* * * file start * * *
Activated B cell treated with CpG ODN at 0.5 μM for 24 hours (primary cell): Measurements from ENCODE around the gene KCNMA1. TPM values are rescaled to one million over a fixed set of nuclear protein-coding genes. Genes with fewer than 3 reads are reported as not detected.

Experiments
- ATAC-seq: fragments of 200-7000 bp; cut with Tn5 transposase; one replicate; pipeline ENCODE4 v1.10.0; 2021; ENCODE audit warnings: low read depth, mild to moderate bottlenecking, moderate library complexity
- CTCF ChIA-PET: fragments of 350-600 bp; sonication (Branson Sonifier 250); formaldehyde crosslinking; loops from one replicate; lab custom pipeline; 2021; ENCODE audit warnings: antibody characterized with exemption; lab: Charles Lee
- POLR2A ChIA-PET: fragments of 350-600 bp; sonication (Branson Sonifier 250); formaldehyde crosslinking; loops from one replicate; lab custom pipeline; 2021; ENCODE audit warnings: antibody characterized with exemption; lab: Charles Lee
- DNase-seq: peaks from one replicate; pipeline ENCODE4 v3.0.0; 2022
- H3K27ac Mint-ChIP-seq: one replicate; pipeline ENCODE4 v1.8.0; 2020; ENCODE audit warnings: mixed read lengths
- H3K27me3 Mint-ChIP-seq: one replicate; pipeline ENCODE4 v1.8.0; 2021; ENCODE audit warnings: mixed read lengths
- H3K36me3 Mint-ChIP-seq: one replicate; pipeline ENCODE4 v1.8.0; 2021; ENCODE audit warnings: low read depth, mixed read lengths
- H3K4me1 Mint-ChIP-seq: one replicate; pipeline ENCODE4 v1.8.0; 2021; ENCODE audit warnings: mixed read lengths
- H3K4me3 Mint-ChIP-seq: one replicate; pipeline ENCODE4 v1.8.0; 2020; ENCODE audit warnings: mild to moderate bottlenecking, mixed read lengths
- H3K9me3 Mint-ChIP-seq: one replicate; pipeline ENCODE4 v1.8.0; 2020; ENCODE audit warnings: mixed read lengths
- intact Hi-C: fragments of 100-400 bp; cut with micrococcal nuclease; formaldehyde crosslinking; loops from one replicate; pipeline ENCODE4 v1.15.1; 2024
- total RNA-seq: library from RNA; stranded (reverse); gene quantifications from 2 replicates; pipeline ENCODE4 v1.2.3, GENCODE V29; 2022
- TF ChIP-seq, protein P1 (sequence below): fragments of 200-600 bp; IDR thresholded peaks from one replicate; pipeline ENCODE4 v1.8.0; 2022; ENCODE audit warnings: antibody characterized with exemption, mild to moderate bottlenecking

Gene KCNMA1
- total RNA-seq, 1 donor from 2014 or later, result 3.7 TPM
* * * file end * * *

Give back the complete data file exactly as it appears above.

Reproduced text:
Activated B cell treated with CpG ODN at 0.5 μM for 24 hours (primary cell): Measurements from ENCODE around the gene KCNMA1. TPM values are rescaled to one million over a fixed set of nuclear protein-coding genes. Genes with fewer than 3 reads are reported as not detected.

Experiments
- ATAC-seq: fragments of 200-7000 bp; cut with Tn5 transposase; one replicate; pipeline ENCODE4 v1.10.0; 2021; ENCODE audit warnings: low read depth, mild to moderate bottlenecking, moderate library complexity
- CTCF ChIA-PET: fragments of 350-600 bp; sonication (Branson Sonifier 250); formaldehyde crosslinking; loops from one replicate; lab custom pipeline; 2021; ENCODE audit warnings: antibody characterized with exemption; lab: Charles Lee
- POLR2A ChIA-PET: fragments of 350-600 bp; sonication (Branson Sonifier 250); formaldehyde crosslinking; loops from one replicate; lab custom pipeline; 2021; ENCODE audit warnings: antibody characterized with exemption; lab: Charles Lee
- DNase-seq: peaks from one replicate; pipeline ENCODE4 v3.0.0; 2022
- H3K27ac Mint-ChIP-seq: one replicate; pipeline ENCODE4 v1.8.0; 2020; ENCODE audit warnings: mixed read lengths
- H3K27me3 Mint-ChIP-seq: one replicate; pipeline ENCODE4 v1.8.0; 2021; ENCODE audit warnings: mixed read lengths
- H3K36me3 Mint-ChIP-seq: one replicate; pipeline ENCODE4 v1.8.0; 2021; ENCODE audit warnings: low read depth, mixed read lengths
- H3K4me1 Mint-ChIP-seq: one replicate; pipeline ENCODE4 v1.8.0; 2021; ENCODE audit warnings: mixed read lengths
- H3K4me3 Mint-ChIP-seq: one replicate; pipeline ENCODE4 v1.8.0; 2020; ENCODE audit warnings: mild to moderate bottlenecking, mixed read lengths
- H3K9me3 Mint-ChIP-seq: one replicate; pipeline ENCODE4 v1.8.0; 2020; ENCODE audit warnings: mixed read lengths
- intact Hi-C: fragments of 100-400 bp; cut with micrococcal nuclease; formaldehyde crosslinking; loops from one replicate; pipeline ENCODE4 v1.15.1; 2024
- total RNA-seq: library from RNA; stranded (reverse); gene quantifications from 2 replicates; pipeline ENCODE4 v1.2.3, GENCODE V29; 2022
- TF ChIP-seq, protein P1 (sequence below): fragments of 200-600 bp; IDR thresholded peaks from one replicate; pipeline ENCODE4 v1.8.0; 2022; ENCODE audit warnings: antibody characterized with exemption, mild to moderate bottlenecking

Gene KCNMA1
- total RNA-seq, 1 donor from 2014 or later, result 3.7 TPM